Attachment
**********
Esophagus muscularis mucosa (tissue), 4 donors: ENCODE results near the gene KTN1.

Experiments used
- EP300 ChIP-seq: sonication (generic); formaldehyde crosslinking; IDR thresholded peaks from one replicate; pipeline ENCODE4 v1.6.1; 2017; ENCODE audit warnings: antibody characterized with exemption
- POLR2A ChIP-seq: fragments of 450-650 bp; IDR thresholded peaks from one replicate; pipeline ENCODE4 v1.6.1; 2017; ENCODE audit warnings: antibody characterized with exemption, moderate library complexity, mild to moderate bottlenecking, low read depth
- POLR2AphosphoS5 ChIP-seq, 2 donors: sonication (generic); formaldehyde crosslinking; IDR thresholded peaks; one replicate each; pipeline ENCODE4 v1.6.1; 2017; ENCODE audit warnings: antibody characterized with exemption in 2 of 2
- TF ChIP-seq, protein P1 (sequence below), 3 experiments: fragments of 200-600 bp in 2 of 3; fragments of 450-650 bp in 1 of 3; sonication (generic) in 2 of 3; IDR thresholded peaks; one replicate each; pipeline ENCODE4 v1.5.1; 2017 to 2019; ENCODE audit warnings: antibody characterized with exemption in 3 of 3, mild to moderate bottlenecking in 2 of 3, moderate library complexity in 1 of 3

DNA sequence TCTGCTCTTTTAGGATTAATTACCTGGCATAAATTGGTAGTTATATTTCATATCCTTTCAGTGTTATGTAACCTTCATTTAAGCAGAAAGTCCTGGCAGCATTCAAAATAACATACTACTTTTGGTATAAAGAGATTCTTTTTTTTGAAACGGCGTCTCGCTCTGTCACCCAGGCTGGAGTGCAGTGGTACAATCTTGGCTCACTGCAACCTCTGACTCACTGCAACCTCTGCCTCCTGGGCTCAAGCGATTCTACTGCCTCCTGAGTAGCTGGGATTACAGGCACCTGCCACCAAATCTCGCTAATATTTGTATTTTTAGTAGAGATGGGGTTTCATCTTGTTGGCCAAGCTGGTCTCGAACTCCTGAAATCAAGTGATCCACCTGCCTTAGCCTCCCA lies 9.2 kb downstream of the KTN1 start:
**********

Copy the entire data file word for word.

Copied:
Esophagus muscularis mucosa (tissue), 4 donors: ENCODE results near the gene KTN1.

Experiments used
- EP300 ChIP-seq: sonication (generic); formaldehyde crosslinking; IDR thresholded peaks from one replicate; pipeline ENCODE4 v1.6.1; 2017; ENCODE audit warnings: antibody characterized with exemption
- POLR2A ChIP-seq: fragments of 450-650 bp; IDR thresholded peaks from one replicate; pipeline ENCODE4 v1.6.1; 2017; ENCODE audit warnings: antibody characterized with exemption, moderate library complexity, mild to moderate bottlenecking, low read depth
- POLR2AphosphoS5 ChIP-seq, 2 donors: sonication (generic); formaldehyde crosslinking; IDR thresholded peaks; one replicate each; pipeline ENCODE4 v1.6.1; 2017; ENCODE audit warnings: antibody characterized with exemption in 2 of 2
- TF ChIP-seq, protein P1 (sequence below), 3 experiments: fragments of 200-600 bp in 2 of 3; fragments of 450-650 bp in 1 of 3; sonication (generic) in 2 of 3; IDR thresholded peaks; one replicate each; pipeline ENCODE4 v1.5.1; 2017 to 2019; ENCODE audit warnings: antibody characterized with exemption in 3 of 3, mild to moderate bottlenecking in 2 of 3, moderate library complexity in 1 of 3

DNA sequence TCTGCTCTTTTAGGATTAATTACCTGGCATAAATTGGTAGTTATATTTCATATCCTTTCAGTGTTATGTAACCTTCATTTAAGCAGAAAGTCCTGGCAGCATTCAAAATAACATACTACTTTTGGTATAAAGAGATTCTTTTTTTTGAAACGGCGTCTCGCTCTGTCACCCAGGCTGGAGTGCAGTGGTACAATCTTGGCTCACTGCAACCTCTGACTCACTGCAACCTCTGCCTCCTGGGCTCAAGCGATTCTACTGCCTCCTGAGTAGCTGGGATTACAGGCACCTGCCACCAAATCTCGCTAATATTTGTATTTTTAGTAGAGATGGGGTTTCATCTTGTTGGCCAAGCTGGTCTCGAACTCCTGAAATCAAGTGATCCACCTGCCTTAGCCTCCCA lies 9.2 kb downstream of the KTN1 start: